While today was a good day -- my parents came over for lunch, before they head home to Trinidad for a month -- the evening mail brought news of a somewhat unexpected but undeniably shocking expense that we're going to have to pay. This small envelope, coupled with the seemingly incessant bad news of the economy, threw me into a tailspin: what am I thinking, quitting my job? How are we going to live? I have a 4-1/2 year old -- could this decision to leave my corporate gig be the single most irresponsible decision of my life, if not the most selfish? How dare I ask my family to tighten their belts as I go off to follow my flighty little dreams?
Marcus, as always, calmed me. He reminded me that in theory, we have enough in our savings to provide a safety net if things don't go well. He sat down and made a spreadsheet of our expenses, and his income, and showed me how, while we would certainly have to forego some unnecessary luxuries, we'll still manage to pay the mortgage, feed ourselves and pay our bills, even assuming that I don't bring in a single dime -- we had priced our lives this way when we moved back to Houston in the first place. He even sat with me and together we began to figure out Quickbooks, to make sure that I know how to manage the accounts of my new little business. And he reminded me that I've already booked a few gigs without trying, and assured me that once I do try, more work would follow.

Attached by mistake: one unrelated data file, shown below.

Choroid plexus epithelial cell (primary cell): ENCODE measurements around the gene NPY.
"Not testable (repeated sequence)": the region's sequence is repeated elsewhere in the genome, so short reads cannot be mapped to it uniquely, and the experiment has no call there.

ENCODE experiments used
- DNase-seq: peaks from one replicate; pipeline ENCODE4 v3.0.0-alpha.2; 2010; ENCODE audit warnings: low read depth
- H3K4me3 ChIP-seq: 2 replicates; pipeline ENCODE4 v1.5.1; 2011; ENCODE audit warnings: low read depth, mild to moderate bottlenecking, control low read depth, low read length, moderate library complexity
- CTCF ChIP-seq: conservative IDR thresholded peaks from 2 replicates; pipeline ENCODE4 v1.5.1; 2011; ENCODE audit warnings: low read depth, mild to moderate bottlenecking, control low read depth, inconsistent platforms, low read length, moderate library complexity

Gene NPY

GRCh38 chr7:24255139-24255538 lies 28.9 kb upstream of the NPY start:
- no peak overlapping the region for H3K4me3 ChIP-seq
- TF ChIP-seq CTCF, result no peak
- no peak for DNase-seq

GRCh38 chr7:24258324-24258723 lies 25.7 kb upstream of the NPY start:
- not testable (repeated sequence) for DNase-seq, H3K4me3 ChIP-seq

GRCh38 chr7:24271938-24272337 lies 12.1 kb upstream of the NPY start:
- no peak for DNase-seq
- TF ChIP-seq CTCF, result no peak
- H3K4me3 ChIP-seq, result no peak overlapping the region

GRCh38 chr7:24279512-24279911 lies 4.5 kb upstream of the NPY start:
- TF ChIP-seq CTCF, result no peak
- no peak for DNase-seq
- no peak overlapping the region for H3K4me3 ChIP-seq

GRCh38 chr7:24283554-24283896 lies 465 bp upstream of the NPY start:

As I type this, most of my panic has subsided, although a bit of uneasiness remains. While intellectually I do realize that my nerves are normal, and that they may even propel me into being more focused and determined to make a go of this, there's a nagging part of me that continues to worry. By nature, I'm not a risk-taker. I cry on roller coasters. I rarely drive above the speed limit. This is a very uncomfortable spot for me.
But ultimately, I have no choice but to make a success of this. And to be honest, I think I'm smart enough to make it happen.